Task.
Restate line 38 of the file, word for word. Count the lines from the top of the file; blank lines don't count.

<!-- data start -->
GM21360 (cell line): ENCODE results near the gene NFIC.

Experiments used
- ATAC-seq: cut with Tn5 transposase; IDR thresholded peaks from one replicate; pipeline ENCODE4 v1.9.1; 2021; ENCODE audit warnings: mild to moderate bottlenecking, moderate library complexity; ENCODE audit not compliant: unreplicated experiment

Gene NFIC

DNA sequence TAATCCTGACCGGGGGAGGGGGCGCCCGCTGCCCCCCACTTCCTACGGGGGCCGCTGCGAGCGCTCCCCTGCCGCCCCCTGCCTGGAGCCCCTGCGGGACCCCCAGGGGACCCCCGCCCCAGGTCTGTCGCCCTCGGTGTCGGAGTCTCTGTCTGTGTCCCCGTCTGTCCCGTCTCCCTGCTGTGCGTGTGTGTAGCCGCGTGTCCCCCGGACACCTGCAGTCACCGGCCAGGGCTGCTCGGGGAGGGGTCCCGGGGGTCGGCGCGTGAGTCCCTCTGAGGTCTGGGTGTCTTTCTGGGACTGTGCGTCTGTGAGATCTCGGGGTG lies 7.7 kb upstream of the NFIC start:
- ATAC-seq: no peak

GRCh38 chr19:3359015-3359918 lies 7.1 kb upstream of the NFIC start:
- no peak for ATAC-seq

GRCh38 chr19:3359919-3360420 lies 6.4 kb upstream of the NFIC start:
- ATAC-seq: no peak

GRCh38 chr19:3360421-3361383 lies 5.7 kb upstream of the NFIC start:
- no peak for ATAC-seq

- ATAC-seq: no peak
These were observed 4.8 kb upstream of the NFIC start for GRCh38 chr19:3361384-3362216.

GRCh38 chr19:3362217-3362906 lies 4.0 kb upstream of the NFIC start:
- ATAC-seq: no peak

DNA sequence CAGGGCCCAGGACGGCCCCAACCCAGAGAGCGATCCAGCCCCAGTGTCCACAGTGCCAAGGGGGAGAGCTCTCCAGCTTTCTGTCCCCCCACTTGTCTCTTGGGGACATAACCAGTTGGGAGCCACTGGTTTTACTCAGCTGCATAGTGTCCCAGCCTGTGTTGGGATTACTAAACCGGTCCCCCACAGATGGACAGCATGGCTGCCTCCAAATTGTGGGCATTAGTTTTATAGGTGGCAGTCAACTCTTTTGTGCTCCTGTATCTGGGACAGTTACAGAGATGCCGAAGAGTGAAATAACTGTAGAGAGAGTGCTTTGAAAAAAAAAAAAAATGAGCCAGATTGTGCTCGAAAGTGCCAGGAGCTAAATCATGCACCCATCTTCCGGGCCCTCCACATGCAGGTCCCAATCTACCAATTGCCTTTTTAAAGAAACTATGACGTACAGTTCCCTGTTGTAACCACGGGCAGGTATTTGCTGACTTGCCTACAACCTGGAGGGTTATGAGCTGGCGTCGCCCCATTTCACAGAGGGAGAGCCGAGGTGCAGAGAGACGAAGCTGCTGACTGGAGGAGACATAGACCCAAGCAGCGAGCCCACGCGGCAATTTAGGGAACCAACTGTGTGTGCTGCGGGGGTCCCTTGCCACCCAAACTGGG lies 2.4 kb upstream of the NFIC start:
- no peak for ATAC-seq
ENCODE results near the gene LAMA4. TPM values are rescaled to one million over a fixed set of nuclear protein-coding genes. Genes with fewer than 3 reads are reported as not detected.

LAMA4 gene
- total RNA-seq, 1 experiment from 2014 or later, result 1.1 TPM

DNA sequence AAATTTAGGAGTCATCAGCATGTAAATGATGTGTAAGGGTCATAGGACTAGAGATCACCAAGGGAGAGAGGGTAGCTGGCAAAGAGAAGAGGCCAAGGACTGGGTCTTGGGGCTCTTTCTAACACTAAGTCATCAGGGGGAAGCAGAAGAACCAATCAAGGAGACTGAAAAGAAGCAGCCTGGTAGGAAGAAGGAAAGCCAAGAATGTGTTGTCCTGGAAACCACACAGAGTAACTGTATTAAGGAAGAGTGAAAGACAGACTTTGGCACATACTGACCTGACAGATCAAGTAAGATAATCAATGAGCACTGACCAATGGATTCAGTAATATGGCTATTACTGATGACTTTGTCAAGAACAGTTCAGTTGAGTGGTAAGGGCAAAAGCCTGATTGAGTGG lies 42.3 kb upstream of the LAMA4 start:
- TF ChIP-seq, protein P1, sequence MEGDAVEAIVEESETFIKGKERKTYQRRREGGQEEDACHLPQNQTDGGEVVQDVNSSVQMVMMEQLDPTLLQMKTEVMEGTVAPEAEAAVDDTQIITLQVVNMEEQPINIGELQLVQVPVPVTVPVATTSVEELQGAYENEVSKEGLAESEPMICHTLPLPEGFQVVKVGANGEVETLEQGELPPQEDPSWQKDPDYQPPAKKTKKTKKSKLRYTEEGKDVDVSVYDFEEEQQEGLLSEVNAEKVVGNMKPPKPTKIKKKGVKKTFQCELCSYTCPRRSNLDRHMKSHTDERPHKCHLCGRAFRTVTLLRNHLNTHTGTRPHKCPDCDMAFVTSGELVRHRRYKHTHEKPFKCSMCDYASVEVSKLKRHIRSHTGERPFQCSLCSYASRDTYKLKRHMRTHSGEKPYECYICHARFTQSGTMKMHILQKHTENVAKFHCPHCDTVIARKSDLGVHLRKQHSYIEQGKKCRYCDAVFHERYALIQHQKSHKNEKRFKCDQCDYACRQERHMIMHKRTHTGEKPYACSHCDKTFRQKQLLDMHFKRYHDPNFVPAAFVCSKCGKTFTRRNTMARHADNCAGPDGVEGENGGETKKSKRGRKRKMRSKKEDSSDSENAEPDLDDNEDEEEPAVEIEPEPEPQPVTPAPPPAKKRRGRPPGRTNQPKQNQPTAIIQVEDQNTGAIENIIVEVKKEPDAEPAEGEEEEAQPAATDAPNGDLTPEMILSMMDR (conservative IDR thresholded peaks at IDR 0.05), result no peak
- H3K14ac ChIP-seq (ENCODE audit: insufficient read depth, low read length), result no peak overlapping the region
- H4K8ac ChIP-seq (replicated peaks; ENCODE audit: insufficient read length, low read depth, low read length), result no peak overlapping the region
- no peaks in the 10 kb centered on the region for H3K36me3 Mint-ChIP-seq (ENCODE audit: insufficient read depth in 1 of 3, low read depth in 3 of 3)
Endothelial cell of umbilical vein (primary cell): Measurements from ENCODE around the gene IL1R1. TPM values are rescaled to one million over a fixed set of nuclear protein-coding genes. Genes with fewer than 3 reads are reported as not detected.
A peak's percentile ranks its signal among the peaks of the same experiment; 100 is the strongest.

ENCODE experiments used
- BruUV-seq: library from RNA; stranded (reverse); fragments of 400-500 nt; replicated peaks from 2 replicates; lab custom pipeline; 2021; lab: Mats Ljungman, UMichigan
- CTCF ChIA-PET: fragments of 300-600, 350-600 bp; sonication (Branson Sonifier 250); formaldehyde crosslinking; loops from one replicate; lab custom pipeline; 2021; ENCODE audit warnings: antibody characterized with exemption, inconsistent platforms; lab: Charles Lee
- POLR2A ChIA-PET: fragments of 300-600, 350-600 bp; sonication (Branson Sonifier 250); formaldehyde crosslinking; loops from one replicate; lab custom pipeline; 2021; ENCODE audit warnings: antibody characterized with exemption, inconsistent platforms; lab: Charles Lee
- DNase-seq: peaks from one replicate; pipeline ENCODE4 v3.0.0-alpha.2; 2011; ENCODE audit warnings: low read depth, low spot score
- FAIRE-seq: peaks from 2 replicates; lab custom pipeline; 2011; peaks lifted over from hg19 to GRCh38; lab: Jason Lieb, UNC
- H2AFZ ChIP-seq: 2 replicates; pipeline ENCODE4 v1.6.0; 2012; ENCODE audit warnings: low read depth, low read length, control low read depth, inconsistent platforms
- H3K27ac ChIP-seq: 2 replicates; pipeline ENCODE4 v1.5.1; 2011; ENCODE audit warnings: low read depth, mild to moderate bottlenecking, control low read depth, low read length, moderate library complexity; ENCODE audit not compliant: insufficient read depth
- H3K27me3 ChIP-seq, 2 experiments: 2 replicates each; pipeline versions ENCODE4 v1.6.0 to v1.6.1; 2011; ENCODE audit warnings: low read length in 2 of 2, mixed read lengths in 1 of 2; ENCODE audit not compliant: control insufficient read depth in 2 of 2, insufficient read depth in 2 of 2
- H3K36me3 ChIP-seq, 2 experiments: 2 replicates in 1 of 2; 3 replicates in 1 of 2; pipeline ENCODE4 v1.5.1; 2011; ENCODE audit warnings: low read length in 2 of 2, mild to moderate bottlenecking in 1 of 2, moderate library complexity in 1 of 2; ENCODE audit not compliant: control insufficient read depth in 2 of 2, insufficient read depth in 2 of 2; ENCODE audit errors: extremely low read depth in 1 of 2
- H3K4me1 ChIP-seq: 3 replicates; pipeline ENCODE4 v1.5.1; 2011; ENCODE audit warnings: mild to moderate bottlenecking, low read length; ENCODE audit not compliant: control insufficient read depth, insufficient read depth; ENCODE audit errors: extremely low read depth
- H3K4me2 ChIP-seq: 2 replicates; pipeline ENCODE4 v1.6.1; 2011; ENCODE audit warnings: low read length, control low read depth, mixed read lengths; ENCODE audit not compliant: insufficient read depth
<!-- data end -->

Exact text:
- H3K36me3 ChIP-seq, 2 experiments: 2 replicates in 1 of 2; 3 replicates in 1 of 2; pipeline ENCODE4 v1.5.1; 2011; ENCODE audit warnings: low read length in 2 of 2, mild to moderate bottlenecking in 1 of 2, moderate library complexity in 1 of 2; ENCODE audit not compliant: control insufficient read depth in 2 of 2, insufficient read depth in 2 of 2; ENCODE audit errors: extremely low read depth in 1 of 2